We know our stuff

We’ve been working on our wine list in a dedicated fashion since our relaunch in 2005. Our first list was made for us by Peter McCombie MW and even though our wines have changed many times since, the valuable princples he set out still guide our thinking.

His idea of setting out the list by types of wine – from Crisp, Dry White to Spicy Red – rather than country of origin has proved very useful as a way of homing in on the kind of wine you want to drink.

Matching wine with food is subjective, but there are some combinations that never work well, most outstandingly so in the case of strong tannins and chillis. This is the reason there are no Bordeaux on our list, for example.

When we began matching our dishes to our wines, we were initially disappointed that some wines we liked very much did nothing for our food. So now, we test out potential new wines against a sampling of our dishes before putting them on our list. And we now match every dish on our menu to wine (sometimes beer and even to cocktails on occasion).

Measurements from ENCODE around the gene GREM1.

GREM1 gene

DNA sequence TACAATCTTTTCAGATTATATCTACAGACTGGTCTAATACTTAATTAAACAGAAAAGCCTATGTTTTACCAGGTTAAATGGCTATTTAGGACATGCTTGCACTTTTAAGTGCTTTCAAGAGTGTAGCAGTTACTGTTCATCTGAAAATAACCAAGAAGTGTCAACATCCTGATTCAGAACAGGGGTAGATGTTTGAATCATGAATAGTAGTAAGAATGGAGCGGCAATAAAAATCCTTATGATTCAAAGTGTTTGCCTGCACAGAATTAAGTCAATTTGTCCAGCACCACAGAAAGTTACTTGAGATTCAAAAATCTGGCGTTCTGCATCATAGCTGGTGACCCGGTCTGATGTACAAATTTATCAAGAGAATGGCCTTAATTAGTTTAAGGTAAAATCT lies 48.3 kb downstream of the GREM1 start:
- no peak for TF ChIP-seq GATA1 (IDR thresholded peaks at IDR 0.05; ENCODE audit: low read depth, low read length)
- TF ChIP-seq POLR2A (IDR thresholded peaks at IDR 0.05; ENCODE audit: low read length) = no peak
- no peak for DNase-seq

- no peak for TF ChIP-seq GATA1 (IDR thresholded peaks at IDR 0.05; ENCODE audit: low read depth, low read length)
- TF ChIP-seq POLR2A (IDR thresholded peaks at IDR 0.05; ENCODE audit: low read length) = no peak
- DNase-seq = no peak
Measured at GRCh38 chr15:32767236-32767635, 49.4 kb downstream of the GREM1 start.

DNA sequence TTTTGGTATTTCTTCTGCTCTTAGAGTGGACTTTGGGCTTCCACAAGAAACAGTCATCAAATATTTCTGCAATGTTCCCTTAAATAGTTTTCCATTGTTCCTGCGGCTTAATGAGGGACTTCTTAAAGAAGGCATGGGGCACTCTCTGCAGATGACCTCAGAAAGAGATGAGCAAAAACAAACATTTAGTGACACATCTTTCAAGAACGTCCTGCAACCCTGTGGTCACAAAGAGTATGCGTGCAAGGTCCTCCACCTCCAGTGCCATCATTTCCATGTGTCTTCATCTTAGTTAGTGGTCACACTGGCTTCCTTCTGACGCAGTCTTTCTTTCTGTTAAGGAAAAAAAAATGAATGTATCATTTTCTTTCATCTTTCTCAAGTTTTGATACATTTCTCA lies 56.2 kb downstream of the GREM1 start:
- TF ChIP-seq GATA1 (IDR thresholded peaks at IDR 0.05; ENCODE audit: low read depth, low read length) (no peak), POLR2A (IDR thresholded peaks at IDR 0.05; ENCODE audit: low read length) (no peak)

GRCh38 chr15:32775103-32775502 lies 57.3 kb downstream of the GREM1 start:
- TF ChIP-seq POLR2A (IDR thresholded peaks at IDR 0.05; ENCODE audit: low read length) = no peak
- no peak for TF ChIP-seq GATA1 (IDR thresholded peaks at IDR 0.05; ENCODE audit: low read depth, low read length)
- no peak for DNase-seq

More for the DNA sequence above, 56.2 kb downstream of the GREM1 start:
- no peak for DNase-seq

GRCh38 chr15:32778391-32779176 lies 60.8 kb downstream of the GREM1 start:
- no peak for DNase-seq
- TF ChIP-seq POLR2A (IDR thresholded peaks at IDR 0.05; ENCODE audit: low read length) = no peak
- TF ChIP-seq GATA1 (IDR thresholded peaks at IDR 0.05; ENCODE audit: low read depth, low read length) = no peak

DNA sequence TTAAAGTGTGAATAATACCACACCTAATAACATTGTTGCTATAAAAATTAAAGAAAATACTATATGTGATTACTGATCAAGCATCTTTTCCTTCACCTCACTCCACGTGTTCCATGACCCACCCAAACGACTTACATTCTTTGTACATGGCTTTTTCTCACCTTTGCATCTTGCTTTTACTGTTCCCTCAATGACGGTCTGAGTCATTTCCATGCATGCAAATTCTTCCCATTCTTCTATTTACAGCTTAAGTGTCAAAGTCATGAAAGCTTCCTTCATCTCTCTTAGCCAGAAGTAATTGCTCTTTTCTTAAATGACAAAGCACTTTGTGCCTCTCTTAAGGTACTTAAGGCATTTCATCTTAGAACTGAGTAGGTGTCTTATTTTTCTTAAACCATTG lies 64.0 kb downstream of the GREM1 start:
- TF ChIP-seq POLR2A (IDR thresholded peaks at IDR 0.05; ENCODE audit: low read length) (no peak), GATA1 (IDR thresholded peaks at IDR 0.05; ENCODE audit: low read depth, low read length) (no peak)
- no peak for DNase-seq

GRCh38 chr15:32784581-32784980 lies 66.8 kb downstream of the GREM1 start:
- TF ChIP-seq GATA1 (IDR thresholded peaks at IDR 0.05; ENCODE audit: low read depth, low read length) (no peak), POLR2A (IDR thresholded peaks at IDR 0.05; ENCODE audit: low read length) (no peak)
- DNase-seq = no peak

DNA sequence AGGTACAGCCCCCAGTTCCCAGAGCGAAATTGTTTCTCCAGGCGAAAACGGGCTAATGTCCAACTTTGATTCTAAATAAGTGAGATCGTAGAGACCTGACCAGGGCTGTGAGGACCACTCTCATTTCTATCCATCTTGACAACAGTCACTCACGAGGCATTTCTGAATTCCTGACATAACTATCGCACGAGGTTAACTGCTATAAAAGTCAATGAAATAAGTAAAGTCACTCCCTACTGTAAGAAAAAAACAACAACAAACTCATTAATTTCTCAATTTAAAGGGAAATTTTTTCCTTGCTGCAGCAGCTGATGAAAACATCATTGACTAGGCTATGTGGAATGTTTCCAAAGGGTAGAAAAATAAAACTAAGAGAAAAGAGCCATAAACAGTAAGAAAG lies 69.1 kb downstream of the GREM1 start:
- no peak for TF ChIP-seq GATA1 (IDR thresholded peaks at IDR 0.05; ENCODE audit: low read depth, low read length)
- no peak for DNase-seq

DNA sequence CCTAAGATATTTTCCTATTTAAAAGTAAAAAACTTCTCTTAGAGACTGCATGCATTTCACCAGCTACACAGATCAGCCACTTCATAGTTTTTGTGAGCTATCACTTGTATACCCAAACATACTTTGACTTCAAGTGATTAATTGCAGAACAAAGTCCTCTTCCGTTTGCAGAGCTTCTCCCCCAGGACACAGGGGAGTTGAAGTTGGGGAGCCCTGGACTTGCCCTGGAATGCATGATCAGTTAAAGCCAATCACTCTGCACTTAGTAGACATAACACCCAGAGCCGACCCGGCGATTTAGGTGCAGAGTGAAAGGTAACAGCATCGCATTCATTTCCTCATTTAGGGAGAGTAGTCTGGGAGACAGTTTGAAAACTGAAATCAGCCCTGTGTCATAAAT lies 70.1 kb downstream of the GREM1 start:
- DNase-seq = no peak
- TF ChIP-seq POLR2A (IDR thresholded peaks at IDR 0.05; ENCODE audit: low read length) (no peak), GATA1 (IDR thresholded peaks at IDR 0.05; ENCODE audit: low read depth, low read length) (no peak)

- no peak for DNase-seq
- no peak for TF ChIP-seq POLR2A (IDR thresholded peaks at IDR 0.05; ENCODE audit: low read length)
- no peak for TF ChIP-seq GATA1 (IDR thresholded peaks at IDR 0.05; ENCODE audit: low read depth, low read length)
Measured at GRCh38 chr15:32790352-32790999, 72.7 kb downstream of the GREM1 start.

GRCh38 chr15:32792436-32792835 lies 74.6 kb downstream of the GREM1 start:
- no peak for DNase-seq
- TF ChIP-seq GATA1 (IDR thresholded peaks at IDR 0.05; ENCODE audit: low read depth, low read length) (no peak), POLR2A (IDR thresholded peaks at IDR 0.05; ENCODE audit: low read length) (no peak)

We make a few introductions a couple of times each year in response to new dishes and to new wines from our suppliers. So, like our food menu, our wine list is a work in progress.

Please do ask us about wine choices when you come to dine with us. We’re here to provide the best quality experience we can.

These are a few matches that work well

From the starters, our Quail breast with black sesame seed, green papaya salad and sweet chilli is one of those fortuitous dishes that matches both ways, with a white and a red wine. In the white match, The Hermit Crab Viognier Marsanne’s tropical fruit and ginger characteristics are keying in with the salad, while the rich glycerine content is providing a foil for the racy sharpness and the chilli heat of the dish. For the red match, Primitivo, 62nd Anniversary Reserva, the sweet spices and dried fruit characteristics are working with the dish and the velvet, soft tannins and high glycerine are ameliorating the sharpness of the salad and simultaneously complementing the quail breast.

In the mains, Baby aubergine, pickling sauce with seasoned spinach, cottage cheese and garlic nan also works with white and red wines. Fiano-Falanghina, A Mano‘s fruit, green spices and fennel characteristics complement the aubergine and spinach and this white wine’s lively acidity knocks back the richness of the peanut sauce. The red match, Valpolicella, Le Vigne, works in a different way with the sour cherry fruit/almond characteristics contrasting with the rich peanut sauce and the wine’s softness and good acidity lighten up the taste of the dish.

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